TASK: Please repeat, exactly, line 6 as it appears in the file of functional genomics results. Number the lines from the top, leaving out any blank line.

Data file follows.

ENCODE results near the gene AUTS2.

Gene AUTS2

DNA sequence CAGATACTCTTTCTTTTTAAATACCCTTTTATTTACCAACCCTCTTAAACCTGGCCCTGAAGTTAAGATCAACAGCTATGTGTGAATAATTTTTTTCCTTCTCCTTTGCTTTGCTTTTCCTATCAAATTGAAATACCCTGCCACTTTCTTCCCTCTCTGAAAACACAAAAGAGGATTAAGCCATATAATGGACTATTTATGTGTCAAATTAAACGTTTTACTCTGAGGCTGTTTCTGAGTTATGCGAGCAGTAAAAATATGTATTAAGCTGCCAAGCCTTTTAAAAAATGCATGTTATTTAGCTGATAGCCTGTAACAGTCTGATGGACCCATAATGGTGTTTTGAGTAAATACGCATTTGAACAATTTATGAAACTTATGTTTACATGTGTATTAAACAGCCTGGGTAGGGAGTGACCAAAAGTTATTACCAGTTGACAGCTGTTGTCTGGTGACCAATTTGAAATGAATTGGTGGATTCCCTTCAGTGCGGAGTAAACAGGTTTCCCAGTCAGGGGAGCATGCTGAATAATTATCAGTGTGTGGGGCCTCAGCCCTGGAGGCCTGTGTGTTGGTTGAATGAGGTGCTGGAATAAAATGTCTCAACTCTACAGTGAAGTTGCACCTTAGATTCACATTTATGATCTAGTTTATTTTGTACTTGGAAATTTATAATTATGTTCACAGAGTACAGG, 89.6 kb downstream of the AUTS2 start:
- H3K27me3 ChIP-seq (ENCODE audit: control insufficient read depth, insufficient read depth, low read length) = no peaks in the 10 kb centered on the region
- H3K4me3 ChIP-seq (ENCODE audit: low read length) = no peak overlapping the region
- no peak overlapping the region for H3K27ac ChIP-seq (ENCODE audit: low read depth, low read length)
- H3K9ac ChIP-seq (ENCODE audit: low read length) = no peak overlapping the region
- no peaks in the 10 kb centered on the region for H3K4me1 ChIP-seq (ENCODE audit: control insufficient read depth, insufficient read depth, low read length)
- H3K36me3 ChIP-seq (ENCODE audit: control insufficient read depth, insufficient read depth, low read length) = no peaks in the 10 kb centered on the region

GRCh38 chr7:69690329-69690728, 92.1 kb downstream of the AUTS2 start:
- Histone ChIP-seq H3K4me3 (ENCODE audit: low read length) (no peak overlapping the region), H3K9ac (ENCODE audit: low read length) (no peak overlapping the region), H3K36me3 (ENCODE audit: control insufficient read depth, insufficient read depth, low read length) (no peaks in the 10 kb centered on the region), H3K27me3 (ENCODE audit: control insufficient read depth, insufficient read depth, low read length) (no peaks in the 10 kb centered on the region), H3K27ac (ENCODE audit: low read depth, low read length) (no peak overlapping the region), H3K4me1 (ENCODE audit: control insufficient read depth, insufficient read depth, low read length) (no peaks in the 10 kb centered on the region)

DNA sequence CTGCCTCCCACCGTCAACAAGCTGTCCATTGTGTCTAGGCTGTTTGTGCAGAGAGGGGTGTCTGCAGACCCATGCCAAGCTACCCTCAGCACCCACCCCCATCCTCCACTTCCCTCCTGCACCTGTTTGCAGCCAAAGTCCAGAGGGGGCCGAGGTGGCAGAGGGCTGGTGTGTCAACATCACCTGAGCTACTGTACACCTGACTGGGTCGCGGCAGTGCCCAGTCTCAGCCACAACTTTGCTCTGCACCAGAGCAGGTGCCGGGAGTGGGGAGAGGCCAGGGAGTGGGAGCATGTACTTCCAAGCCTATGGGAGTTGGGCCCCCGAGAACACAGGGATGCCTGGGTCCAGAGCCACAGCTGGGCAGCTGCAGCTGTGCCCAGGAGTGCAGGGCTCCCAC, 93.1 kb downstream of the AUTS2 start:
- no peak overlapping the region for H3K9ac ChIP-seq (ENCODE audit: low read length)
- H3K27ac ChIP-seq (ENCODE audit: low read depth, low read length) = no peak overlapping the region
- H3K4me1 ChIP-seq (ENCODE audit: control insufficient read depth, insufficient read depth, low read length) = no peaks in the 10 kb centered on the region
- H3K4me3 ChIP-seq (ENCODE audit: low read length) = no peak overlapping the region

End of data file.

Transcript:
- no peak overlapping the region for H3K27ac ChIP-seq (ENCODE audit: low read depth, low read length)